Contextual Cueing in Collaborative Visual Search

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README.md

Contextual Cueing in Collaborative Visual Search

Xuelian Zang1,2 Artyom Zinchenko3, Jiao Wu1, Xiuna Zhu3, Fangfang4 & Zhuanghua Shi3

  1. Institutes of Psychological Sciences, College of Education, Hangzhou Normal University, 311121, China
  2. Center for Cognition and Brain Disorders, Affiliated Hospital of Hangzhou Normal University, 310015, China.
  3. Department Psychologie, Ludwig-Maximilians-Universität München, Munich, Germany
  4. School of Psychological and Cognitive Sciences and Beijing Key Laboratory of Behavior and Mental Health, Peking University, Beijing, 100871, China

*. Note Xuelian Zang and Artyom Zinchenko contributed equally to this manuscript.

Abstract

Repeatedly presenting a target within a stable search array facilitates visual search, an effect termed “contextual cueing”. Previous solo-performance studies have shown that contextual learning requires explicit allocation of attentional resources to the task-relevant repeated context, while repeated, but task-irrelevant subsets of items show no contextual benefits. Lack of attention to repeated, but task-irrelevant contexts may weaken contextual cueing. In a co-active environment, however, people often share some attention to both self-relevant and co-actor relevant context. Whether participants can acquire co-actor relevant, but self-irrelevant repeated contexts remains unsolved. Thus, the present study adopted the contextual cueing paradigm under the co-active social context. Participants learned a cued subset of the search display (either black or white) in the learning phase, and tested the search performance for the irrelevant subsets in the transfer phase. The experiment was conducted either in a solo condition (Experiments 1 and 3) or in a joint-action condition(Experiment 2). Contextual cueing was observed in all three experiments in the training phase. However, contextual learning of the irrelevant context in the transfer session was only manifested in the joint-action Experiment 2. Our findings suggest that shared focus of attention between partners enables representations of a coactor's task prompting contextual learning of otherwise irrelevant context. We conclude that the social interaction may widen the scope of attention, thus facilitating the acquisition of task-irrelevant contexts.

Data and code

  • data: Exp1_AllData.mat, Exp2_AllData.mat, Exp3_AllData.mat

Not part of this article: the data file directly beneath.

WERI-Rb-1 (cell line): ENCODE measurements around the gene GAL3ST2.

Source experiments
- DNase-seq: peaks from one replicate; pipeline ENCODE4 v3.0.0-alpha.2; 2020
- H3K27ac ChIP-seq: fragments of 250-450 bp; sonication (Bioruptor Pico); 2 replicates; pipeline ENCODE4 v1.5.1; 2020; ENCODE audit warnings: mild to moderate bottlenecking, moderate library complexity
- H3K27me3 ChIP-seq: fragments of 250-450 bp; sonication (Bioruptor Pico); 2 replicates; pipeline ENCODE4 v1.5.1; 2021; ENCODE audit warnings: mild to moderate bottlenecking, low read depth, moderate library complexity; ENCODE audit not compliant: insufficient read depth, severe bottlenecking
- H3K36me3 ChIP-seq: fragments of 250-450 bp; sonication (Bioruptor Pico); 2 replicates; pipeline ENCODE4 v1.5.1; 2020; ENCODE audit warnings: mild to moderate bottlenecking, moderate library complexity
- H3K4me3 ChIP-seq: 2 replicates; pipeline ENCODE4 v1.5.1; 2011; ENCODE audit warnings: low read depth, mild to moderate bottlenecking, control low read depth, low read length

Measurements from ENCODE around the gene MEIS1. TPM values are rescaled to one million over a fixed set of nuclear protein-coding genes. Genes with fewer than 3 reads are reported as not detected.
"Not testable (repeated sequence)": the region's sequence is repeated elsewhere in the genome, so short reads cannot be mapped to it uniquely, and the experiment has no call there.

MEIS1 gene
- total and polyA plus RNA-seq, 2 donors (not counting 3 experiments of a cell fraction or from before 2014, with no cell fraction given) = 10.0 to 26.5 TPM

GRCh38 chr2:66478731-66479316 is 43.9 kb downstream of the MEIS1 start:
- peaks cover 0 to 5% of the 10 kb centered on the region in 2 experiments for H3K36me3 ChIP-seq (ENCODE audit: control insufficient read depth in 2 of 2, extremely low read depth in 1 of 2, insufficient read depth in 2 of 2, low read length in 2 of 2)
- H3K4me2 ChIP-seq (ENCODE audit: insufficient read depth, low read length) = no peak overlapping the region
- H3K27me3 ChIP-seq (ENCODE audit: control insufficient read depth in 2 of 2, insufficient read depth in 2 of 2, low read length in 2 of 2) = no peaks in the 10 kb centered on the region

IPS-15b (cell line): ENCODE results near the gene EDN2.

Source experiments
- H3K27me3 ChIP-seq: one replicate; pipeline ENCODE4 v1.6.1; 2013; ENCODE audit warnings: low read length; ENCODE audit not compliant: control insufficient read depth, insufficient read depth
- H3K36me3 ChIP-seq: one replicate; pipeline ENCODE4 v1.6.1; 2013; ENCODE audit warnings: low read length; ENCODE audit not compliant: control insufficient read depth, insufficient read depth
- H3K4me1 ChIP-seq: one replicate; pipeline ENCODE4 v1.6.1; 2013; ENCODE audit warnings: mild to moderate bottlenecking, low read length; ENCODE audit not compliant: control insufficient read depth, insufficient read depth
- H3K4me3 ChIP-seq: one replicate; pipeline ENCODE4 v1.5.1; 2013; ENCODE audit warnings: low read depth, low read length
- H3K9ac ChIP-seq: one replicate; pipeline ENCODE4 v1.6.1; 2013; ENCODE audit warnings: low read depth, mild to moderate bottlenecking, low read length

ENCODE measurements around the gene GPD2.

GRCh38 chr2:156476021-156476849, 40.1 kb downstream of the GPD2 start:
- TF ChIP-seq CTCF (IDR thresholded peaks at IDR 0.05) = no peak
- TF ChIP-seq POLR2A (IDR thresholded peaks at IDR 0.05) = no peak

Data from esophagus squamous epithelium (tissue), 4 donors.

• Analysis codes: dataProcessAll_Exp1.m, dataProcessAll_Exp2.m, dataProcessAll_Exp3.m
datacite.yml
Title Contextual cueing in co-active visual search: shared attention allows acquisition of task-irrelevant context
Authors Zang,Xuelian;Center for Cognition and Brain Disorders, Affiliated Hospital of Hangzhou Normal University, 310015, China
Zinchenko,Artyom;Department Psychologie, Ludwig-Maximilians-Universität München, Munich, Germany
Wu,Jiao;Center for Cognition and Brain Disorders, Affiliated Hospital of Hangzhou Normal University, 310015, China
Zhu,Xiuna;Department Psychologie, Ludwig-Maximilians-Universität München, Munich, Germany;ORCID: 0000-0002-0163-5513
Fang,Fang;School of Psychological and Cognitive Sciences and Beijing Key Laboratory of Behavior and Mental Health, Peking University, Beijing, 100871, China;ORCID: 0000-0002-0163-5513
Shi,Zhuanghua;Department Psychologie, Ludwig-Maximilians-Universität München, Munich, Germany;ORCID: 0000-0003-2388-6695
Description Repeatedly presenting a target within a stable search array facilitates visual search, an effect termed “contextual cueing”. Previous solo-performance studies have shown that contextual learning requires explicit allocation of attentional resources to the task-relevant repeated context, while repeated, but task-irrelevant subsets of items show no contextual benefits. Lack of attention to repeated, but task-irrelevant contexts may weaken contextual cueing. In a co-active environment, however, people often share some attention to both self-relevant and co-actor relevant context. Whether participants can acquire co-actor relevant, but self-irrelevant repeated contexts remains unsolved. Thus, the present study adopted the contextual cueing paradigm under the co-active social context. Participants learned a cued subset of the search display (either black or white) in the learning phase, and tested the search performance for the irrelevant subsets in the transfer phase. The experiment was conducted either in a solo condition (Experiments 1 and 3) or in a joint-action condition(Experiment 2). Contextual cueing was observed in all three experiments in the training phase. However, contextual learning of the irrelevant context in the transfer session was only manifested in the joint-action Experiment 2. Our findings suggest that shared focus of attention between partners enables representations of a coactor's task prompting contextual learning of otherwise irrelevant context. We conclude that the social interaction may widen the scope of attention, thus facilitating the acquisition of task-irrelevant contexts.
License Creative Commons CC0 1.0 Public Domain Dedication (https://creativecommons.org/publicdomain/zero/1.0/)
References
Funding NSFC, 32071042
NSFC, 31600876
DFG, grants SH 166/6-2
Keywords Co-active visual search
contextual cueing
joint task
task-irrelevant context
contextual learning
memory
Resource Type Dataset